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Weiner Incident Calls Attention to Cyber Security

The claim by Rep. Anthony Weiner that his Twitter account was “hacked” raises serious concerns on the security of the computer systems and smart phones used by members of Congress. If elected officials are subject to hacking, then how secure are systems in the federal government, especially in the security agencies?

There is an obligation for Rep. Weiner to enable the delineation of what happened and how it happened so that we can enhance our cyber security. At the very least, he should have informed the House Information Resources division of this breach for investigation.

We need to recognize the seriousness of online crimes. Identity theft is the fastest growing type of fraud in our nation, and the Federal Trade Commission estimates that identity theft costs consumers $50 billion a year. Yet, this goes far beyond a crime against consumers.

Our nation is reliant upon a digital infrastructure that supports our economy, national security, and public safety. It is clear that this digital infrastructure is not completely secure.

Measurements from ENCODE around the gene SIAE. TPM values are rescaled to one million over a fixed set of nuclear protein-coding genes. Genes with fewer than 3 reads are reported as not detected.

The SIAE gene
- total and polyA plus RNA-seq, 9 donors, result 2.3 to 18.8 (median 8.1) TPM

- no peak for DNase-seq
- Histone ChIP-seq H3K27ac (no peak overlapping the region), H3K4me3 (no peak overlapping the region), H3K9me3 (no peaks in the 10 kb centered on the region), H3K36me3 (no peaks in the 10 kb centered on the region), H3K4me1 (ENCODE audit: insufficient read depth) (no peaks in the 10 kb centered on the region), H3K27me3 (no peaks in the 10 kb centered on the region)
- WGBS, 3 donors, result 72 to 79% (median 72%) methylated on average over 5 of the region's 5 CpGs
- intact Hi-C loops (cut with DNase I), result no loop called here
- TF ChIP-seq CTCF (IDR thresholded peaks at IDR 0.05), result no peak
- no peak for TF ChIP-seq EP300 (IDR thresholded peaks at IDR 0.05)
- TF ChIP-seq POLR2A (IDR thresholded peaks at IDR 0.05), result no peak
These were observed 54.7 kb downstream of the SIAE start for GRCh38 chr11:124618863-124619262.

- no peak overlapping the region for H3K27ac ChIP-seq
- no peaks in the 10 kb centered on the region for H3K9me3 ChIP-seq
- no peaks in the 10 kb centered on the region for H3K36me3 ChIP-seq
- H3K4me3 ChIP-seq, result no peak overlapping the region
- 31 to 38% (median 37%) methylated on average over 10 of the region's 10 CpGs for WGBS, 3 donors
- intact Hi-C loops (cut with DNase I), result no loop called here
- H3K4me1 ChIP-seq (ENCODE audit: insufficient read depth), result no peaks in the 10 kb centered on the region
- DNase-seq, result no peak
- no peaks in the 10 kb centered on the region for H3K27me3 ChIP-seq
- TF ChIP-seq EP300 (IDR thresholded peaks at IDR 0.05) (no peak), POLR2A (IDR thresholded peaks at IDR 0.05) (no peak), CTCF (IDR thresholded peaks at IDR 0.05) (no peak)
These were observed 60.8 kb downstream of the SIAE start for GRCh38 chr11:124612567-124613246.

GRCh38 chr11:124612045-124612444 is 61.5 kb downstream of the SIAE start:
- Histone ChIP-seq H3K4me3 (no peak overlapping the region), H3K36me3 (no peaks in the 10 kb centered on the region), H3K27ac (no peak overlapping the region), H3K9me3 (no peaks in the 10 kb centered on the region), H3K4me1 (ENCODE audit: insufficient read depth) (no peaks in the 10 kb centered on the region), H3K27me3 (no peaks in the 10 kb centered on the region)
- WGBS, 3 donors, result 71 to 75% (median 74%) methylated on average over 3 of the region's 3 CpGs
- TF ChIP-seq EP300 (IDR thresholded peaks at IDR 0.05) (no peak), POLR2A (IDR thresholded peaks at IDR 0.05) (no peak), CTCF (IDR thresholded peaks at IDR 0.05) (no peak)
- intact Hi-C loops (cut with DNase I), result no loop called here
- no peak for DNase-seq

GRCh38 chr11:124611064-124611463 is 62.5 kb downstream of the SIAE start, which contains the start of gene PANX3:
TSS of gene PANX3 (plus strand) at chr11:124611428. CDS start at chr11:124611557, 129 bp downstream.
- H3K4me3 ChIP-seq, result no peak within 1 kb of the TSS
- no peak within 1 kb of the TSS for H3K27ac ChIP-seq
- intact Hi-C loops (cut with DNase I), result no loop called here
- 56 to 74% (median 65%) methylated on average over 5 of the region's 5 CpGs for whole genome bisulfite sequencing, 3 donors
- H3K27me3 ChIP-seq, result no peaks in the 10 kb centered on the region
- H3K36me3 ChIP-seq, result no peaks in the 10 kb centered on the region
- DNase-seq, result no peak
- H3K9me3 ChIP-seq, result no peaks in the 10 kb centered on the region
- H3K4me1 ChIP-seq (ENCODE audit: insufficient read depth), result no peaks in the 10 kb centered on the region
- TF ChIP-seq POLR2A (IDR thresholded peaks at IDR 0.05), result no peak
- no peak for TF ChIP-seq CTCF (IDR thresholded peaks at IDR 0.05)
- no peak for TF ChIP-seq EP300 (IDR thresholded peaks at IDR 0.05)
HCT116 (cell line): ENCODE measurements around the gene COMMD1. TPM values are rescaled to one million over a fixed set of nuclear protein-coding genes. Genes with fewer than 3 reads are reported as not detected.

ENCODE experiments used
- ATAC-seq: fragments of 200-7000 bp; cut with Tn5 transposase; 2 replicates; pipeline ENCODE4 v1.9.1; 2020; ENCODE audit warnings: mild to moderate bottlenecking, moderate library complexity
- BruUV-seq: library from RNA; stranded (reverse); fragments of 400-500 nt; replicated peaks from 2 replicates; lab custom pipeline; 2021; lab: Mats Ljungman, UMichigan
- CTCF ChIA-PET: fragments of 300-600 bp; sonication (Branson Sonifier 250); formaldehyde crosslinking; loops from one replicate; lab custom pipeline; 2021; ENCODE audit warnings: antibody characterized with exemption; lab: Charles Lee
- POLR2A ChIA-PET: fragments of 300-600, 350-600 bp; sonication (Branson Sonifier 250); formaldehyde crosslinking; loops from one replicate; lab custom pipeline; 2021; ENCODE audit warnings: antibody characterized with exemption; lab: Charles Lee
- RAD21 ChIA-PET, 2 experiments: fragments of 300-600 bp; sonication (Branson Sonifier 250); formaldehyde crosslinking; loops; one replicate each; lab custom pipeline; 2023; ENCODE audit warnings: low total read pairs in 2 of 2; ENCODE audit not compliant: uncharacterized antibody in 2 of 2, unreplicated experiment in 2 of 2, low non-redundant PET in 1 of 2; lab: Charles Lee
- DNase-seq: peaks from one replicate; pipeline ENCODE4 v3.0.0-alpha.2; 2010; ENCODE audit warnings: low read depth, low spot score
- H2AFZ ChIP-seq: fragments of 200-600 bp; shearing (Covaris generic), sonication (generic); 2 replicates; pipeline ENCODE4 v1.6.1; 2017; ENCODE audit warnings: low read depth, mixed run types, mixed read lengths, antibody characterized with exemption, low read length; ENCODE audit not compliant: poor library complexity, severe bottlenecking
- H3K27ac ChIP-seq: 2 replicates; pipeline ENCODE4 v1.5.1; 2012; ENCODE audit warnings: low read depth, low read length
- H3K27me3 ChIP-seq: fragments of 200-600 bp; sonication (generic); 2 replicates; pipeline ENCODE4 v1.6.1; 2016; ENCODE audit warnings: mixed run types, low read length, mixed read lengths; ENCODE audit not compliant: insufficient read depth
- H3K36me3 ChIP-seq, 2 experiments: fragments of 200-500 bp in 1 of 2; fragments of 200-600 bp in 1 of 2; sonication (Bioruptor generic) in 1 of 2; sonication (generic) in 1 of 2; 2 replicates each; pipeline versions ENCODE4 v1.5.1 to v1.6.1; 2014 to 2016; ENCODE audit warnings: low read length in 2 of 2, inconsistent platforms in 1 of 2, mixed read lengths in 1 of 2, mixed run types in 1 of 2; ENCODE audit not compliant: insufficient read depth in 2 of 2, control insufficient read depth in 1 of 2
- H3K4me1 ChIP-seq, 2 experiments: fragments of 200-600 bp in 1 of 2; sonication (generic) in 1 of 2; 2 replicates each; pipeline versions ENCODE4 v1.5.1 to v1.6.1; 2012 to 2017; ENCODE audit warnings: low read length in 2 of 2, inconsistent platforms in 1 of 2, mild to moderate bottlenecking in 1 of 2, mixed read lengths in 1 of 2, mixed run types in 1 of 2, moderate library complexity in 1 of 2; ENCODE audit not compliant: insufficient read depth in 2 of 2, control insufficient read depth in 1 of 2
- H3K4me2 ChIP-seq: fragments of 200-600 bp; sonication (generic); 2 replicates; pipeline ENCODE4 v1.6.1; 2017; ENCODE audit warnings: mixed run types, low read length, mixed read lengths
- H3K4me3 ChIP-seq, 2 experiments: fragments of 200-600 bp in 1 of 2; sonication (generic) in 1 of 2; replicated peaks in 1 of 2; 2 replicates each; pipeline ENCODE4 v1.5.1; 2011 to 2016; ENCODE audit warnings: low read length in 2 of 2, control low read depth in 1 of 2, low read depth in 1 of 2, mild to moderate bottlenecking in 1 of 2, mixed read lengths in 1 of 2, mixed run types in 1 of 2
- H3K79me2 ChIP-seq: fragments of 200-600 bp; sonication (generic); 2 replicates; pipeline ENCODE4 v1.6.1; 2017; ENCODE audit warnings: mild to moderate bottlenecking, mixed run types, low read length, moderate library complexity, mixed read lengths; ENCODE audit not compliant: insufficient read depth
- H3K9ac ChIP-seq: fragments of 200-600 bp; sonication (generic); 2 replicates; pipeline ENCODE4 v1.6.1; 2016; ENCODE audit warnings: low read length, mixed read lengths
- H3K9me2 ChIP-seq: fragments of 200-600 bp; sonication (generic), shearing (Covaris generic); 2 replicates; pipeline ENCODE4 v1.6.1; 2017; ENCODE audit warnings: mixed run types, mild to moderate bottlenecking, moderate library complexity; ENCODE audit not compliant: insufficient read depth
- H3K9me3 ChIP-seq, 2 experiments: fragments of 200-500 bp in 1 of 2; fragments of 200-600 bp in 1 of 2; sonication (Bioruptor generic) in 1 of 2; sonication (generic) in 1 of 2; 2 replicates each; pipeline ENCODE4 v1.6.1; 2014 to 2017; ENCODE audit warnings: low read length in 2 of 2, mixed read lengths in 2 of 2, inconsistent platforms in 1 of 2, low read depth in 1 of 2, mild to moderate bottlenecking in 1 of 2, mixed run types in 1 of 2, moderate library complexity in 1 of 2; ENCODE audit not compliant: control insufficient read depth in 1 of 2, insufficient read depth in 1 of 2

The Government Accounting Office reports that cyber intrusions are growing dramatically, with the number of security incidents reported by federal agencies increasing more than 400 percent from 2006 to 2009.

International terrorist groups use the Internet for recruiting, spreading their radical messages, and for training. This brings up the concern of cyber attacks against critical systems.

In January, Deputy Defense Secretary pointed out that more than 100 foreign intelligence agencies have tried to breach our defense computer networks. In 2008, a foreign intelligence succeeded in getting an infected flash drive into a classified Defense Department computer network in the Middle East.

As Chairman of the House Energy & Commerce Committee’s Oversight and Investigations Subcommittee, I sent a letter to Secretary of Homeland Security Napolitano on May 18, 2011. The Chairman and Ranking Democrat of the Energy and Commerce Committee and the subcommittees joined me in signing this letter seeking information on protecting power sources, water supplies, telecommunications systems, and chemical facilities.

Every American faces these threats to our privacy, our economy, and our national security, and we should all make every effort to bring these instances to light so that we can better enhance our cyber security. That includes members of Congress such as Rep. Weiner.

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